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Image and Reality of the Israel-Palestine Conflict Paperback – 27 May 2003


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Product details

  • Paperback: 256 pages
  • Publisher: Verso Books; New ed of 2 Revised ed edition (27 May 2003)
  • Language: English
  • ISBN-10: 1859844421
  • ISBN-13: 978-1859844427
  • Product Dimensions: 15.5 x 2.4 x 23.5 cm
  • Average Customer Review: 4.2 out of 5 stars  See all reviews (16 customer reviews)
  • Amazon Bestsellers Rank: 247,040 in Books (See Top 100 in Books)

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Review

"Norman Finkelstein is one of the most radical and hard-hitting critics of the official Zionist version of the Arab-Israeli conflict and of the historians who support this version. ... a major contribution to the study of the Arab-Israeli conflict which deserves to be widely read, especially in the United States." -- Avi Shlaim, St. Antony's College, Oxford University "Anyone interested in seeing justice brought to the Middle East must read this book." -- Charles Glass, former ABC Middle East correspondent "... this thouroughly documented book is guaranteed to stimulate and provoke. It will be required reading in the continuing war of the historians." -- William Quandt, Foreign Affairs "... the most revealing study of the historical background of the conflict and the current peace agreement." -- Noam Chomsky, The Guardian "... a thought provoking work which calls into question many of the accepted 'truths' associated with the Israeli-Palestine conflict." -- Middle East Journal "... both an impressive analysis of Zionist ideology and a searing but scholarly indictment of Israel's treatment of the Arabs since 1948." -- London Review of Books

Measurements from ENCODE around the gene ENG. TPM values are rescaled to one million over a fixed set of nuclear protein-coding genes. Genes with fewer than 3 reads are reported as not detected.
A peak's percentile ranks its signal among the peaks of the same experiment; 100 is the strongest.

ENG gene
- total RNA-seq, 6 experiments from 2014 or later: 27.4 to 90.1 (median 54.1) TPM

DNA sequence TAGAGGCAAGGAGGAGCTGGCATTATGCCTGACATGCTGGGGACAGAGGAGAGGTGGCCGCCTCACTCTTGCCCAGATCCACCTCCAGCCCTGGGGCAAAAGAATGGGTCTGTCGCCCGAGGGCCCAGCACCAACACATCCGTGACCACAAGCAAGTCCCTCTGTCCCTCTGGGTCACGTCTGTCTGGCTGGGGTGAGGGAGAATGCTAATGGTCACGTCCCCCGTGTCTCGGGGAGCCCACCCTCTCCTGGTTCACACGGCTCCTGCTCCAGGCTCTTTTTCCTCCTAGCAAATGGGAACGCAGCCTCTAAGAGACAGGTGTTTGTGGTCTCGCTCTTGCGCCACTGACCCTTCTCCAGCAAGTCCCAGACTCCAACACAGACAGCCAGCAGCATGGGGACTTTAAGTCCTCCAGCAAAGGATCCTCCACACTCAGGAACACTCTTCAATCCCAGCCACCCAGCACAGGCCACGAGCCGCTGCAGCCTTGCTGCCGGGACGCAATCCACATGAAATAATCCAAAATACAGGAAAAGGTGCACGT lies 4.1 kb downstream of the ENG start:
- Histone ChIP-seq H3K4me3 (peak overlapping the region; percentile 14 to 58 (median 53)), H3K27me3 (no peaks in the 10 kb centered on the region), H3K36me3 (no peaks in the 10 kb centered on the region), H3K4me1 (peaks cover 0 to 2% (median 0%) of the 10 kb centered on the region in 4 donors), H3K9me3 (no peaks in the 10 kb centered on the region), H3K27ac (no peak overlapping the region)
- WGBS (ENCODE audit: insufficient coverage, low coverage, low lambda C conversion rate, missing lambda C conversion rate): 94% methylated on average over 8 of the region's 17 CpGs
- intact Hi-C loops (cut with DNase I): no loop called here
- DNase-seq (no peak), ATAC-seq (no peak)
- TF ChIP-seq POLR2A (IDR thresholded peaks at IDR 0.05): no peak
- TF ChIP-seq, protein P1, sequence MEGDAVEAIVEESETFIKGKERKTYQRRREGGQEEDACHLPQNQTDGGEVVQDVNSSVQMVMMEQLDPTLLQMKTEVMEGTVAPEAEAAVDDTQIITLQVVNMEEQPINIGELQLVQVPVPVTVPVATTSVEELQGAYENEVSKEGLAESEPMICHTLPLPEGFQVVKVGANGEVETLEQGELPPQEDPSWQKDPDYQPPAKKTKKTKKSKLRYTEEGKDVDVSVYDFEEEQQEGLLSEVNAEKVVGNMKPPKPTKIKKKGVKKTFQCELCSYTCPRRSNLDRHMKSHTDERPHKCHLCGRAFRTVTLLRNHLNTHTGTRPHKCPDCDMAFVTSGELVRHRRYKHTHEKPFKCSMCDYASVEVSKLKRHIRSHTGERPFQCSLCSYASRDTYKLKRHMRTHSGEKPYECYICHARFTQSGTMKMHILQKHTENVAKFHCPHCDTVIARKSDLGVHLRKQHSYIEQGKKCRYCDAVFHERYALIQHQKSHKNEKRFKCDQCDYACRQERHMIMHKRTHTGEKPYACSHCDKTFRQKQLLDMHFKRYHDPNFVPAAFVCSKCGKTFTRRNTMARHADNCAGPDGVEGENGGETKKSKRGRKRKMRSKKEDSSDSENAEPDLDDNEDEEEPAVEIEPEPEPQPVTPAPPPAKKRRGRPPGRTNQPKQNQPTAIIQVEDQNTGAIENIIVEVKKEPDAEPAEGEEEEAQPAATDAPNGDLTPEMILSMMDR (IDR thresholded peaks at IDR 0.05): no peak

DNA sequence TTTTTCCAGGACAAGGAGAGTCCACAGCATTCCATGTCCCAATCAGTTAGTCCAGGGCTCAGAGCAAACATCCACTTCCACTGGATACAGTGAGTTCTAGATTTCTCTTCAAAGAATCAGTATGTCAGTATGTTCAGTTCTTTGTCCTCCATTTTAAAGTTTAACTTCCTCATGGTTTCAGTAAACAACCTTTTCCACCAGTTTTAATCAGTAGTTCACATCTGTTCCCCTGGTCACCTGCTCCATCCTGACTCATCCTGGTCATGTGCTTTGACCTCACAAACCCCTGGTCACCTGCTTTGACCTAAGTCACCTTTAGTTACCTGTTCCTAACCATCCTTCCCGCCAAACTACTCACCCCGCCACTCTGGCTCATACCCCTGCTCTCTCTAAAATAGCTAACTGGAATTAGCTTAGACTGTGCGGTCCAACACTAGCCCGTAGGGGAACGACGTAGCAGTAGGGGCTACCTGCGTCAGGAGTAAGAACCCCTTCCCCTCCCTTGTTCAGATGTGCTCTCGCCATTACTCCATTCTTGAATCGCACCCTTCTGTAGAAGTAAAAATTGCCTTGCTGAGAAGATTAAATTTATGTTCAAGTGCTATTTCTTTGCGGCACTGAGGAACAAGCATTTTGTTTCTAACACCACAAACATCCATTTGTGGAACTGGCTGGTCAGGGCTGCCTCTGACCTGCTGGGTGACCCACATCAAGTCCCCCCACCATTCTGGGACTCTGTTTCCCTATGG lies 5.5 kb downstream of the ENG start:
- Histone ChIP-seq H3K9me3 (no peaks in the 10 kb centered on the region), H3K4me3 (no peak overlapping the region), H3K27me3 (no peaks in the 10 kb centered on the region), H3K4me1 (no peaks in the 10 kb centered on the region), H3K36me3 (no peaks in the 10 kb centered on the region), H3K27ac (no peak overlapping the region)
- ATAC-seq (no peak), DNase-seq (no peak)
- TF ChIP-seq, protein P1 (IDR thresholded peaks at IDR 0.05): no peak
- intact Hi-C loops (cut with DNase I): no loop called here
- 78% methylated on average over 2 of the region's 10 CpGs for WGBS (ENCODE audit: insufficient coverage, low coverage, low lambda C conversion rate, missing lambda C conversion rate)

About the Author

Norman G. Finkelstein currently teaches Political Theory and History at DePaul University in Chicago. He is author of The Holocaust Industry, The Rise and Fall of Palestine, and (with Ruth Bettina Birn) of A Nation on Trial, named a notable book for 1998 by the New York Times Book Review.

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40 of 41 people found the following review helpful By lexo1941 on 3 Dec 2008
Format: Paperback
Somebody, I forget exactly who, pointed out that Norman Finkelstein's books about the Arab-Israeli conflict are not actually works of Middle Eastern history but books about American history. This is essentially true, in that Finkelstein does not write narrative history or even critical history; he is essentially a scholarly critic of American opinion on the conflict, and the general tendency of his work is to point out the gap between what American writers have tended to say about the conflict and what the historical record actually shows. So, the meat of this book is his relentless, meticulous and devastating demolition job on Joan Peters' book "From Time Immemorial", a work that no professional historian is now willing to cite but which still has a loyal and uncritical readership out there among people who think that the Israeli government can do no wrong.